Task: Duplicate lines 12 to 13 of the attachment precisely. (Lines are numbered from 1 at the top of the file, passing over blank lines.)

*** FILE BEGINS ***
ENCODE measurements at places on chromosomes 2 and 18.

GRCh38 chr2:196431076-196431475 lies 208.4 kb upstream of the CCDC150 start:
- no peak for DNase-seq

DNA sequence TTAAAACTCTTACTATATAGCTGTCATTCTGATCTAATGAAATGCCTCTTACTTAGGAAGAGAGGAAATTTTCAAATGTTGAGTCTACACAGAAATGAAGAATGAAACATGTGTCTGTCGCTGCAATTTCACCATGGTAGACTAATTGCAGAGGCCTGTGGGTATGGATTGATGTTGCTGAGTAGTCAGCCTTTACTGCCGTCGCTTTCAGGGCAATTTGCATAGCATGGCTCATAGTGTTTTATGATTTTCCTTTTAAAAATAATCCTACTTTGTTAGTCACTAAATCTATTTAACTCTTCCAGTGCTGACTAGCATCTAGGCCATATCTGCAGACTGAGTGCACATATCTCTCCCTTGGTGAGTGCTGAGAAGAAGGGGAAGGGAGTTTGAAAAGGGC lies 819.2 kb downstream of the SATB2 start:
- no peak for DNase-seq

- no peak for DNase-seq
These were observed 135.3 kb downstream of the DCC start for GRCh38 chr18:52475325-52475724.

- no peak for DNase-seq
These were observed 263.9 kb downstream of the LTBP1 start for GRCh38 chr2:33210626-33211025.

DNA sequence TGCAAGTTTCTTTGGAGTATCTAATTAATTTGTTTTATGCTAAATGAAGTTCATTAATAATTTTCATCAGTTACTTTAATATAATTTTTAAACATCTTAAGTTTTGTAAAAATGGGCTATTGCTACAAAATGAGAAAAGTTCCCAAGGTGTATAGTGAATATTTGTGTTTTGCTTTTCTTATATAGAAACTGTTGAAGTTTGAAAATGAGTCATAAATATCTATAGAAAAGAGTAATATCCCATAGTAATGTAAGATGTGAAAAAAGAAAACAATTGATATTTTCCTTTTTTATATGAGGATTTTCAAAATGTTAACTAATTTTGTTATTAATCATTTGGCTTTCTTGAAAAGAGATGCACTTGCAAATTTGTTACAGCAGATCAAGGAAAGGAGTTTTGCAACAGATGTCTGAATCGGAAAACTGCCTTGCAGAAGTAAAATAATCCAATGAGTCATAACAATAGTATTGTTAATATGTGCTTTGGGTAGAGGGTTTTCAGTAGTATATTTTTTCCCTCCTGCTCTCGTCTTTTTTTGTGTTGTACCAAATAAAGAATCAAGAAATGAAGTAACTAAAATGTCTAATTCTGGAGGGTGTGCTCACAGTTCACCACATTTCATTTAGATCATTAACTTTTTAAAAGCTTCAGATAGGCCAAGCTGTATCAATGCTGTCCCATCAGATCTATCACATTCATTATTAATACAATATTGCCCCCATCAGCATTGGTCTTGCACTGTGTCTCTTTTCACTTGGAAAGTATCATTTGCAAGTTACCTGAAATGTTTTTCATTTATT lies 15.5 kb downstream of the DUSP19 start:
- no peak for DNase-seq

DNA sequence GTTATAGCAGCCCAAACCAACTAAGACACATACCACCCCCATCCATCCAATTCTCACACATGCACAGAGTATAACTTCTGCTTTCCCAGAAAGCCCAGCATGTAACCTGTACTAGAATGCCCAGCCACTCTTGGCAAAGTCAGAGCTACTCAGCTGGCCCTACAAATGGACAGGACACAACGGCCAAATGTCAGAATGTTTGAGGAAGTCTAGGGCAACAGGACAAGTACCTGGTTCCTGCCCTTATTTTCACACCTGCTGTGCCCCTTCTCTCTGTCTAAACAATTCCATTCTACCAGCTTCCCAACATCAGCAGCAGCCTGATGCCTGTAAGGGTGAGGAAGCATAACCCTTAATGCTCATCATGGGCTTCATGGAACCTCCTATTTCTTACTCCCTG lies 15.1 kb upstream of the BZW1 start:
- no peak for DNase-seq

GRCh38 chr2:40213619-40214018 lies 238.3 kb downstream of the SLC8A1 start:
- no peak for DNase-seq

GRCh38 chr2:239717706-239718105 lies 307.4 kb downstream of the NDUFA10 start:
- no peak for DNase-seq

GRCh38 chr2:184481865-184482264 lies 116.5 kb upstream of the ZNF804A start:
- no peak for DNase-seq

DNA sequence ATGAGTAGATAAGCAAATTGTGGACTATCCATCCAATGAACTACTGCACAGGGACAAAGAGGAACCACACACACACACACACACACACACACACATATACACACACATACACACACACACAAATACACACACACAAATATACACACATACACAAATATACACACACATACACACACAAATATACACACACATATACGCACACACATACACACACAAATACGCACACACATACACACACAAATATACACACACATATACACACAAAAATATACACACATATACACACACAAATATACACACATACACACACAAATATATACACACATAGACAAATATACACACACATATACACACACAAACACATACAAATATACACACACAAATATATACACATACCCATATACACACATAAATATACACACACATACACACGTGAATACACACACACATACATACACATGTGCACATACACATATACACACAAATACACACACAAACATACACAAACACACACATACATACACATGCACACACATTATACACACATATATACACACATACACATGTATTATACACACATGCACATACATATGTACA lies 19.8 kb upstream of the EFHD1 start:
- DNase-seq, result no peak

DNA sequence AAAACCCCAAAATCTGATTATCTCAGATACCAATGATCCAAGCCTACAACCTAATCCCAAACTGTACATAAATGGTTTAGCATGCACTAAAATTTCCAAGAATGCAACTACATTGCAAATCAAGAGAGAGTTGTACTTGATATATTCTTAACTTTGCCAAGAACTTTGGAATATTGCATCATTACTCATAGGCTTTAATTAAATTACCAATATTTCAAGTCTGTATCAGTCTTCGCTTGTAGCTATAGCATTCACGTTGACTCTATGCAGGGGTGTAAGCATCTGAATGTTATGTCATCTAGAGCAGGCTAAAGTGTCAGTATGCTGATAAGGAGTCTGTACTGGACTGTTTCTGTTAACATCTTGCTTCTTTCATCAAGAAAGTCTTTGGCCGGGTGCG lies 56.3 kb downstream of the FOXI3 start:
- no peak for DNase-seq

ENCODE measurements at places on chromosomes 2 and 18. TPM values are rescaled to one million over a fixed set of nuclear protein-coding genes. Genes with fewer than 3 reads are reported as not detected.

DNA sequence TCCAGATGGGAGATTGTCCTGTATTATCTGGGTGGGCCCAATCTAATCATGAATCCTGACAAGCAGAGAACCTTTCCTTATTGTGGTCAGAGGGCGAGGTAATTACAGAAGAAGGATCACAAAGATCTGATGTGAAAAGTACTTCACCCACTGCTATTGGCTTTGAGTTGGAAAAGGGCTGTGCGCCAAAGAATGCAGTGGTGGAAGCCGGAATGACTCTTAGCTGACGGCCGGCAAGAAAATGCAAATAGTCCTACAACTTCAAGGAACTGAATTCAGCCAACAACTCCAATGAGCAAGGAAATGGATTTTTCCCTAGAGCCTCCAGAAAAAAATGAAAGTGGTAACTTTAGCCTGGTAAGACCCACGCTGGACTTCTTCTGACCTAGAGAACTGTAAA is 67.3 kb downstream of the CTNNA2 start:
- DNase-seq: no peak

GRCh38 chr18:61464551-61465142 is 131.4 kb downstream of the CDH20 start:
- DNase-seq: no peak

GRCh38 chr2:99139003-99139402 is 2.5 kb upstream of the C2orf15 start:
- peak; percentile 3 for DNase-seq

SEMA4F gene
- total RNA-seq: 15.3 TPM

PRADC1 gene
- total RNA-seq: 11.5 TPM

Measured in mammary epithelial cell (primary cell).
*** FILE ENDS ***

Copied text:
DNA sequence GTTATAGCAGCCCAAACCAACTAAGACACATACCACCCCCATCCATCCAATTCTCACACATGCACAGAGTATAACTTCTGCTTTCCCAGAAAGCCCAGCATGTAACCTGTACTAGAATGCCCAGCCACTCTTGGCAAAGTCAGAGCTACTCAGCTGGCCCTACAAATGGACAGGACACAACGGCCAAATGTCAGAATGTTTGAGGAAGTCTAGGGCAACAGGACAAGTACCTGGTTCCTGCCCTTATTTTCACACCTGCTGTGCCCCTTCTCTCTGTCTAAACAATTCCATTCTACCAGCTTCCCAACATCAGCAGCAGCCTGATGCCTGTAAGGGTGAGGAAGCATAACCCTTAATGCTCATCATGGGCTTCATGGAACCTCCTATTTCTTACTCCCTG lies 15.1 kb upstream of the BZW1 start:
- no peak for DNase-seq